The author of Sorry to Disrupt the Peace reflects on writing out of desperation, Fiona Apple, and the novel as a ghostly space.
Multiple times throughout Patty Yumi Cottrell’s debut novel, Sorry to Disrupt the Peace, Helen Moran, who returns home to her adoptive parents’ house to investigate her adoptive brother’s suicide, says, to no one, “Organize yourself!” Well, not no one. She is speaking to herself, but also to her family and to the house, which seems, in its inscrutable darkness and disarray, and also uncanny familiarity, to be withholding something essential. Helen’s mantra is as off-handed as it is heartbreaking; there is the feeling that the struggle to organize, out of the chaos of lives imperfectly lived and imperfectly shared, an understanding of the situation that influenced her adoptive brother’s suicide is fated to fail.
I doubt Helen would approve of this feeling. Her vision, I mean literally her act of seeing, is relentless. She sees everything! And you might think it is carrying her further away from what she is looking for. But, you know how sometimes when you are having a conversation with someone and you spend as much time looking all around and behind the person (at the wall, that poster, tree leaves, lights, other faces) as you do at their face? Then, recalling the conversation days or even year later, you picture not only the person’s face, but a fully realized environment, out of which the face reappears even more richly animated? In the same way, everything around Helen’s adoptive brother’s suicide is seen and felt. It is therefore imbued with the capacity to be a threshold, over which Helen, along with the reader, passes.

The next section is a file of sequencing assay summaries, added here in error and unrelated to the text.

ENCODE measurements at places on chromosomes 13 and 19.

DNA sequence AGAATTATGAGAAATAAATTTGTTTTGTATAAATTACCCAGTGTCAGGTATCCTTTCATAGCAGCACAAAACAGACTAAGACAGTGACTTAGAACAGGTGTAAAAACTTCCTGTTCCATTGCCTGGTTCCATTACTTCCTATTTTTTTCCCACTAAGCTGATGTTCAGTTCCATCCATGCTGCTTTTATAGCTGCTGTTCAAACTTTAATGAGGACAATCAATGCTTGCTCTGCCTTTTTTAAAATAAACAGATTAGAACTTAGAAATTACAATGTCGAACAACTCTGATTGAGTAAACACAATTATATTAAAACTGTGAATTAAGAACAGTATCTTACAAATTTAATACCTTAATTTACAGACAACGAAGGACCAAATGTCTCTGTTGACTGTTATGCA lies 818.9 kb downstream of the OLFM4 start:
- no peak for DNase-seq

Patty Yumi Cottrell is a writer of tremendous curiosity and compassion. Her humor is organic and unsparingly honest. It deepens the gravity of the narrative that unfolds in Sorry. This narrative is also a narrative of LIFE; its humor and its absurdity are the pain of a LIFE expressed so specifically, so insightfully, and without a trace of embarrassment.
I have accompanied Patty, via Helen (or maybe vice versa), through what is as exacting and imperative an odyssey as there is in contemporary writing. It is an odyssey to understand the recognizable and unrecognizable forms of grief emanating from the suicide of a sibling. It is also a journey to understand the conditions in which siblings live and grow apart, and the lives of Korean children adopted by white parents in America.
These are facets of an ongoing experience.
The following are a few short questions and answers, which Patty and I shared by email.
Brandon Shimoda: I just finished reading your book for the second time, so I feel like I just got back from a long and unexpected trip home, or a translation of home, through which the original is still permeating. I wrote to you the first time that I was “completely unprepared for how overwhelming it all becomes.” Even though I was, the second time, re-entering the book, and therefore Helen’s mind, Helen’s adoptive parents’ house, etc., I felt the same way: unprepared for how overwhelming it all becomes. How has the experience been for you, of entering and re-entering the space and the life of this story, and especially the mind of Helen Moran, both while you were writing it and now?
Patty Yumi Cottrell: I remember when you wrote to me about being unprepared for how overwhelming it becomes. I might have taken a picture of it on my phone. At the time, I hadn’t sent my manuscript to many people so I had no idea what the experience of reading it was like others. Entering the space of Helen’s mind was necessary for me. I had been reading a lot and not doing much writing. I like going long periods without writing because when I return to it, I feel desperate. I think writing out of desperation can be a good thing; it gives the work a sense of urgency.
The experience of writing Helen’s voice was kind of like the image of the waterfall. It was loud and overwhelming. And then it broke down and shifted into something else. Writing this book taught me how to pay attention to absurd details and the absurdity of the world. It was an uncomfortable book to write. I was obsessed, haunted, and probably not very fun to be around.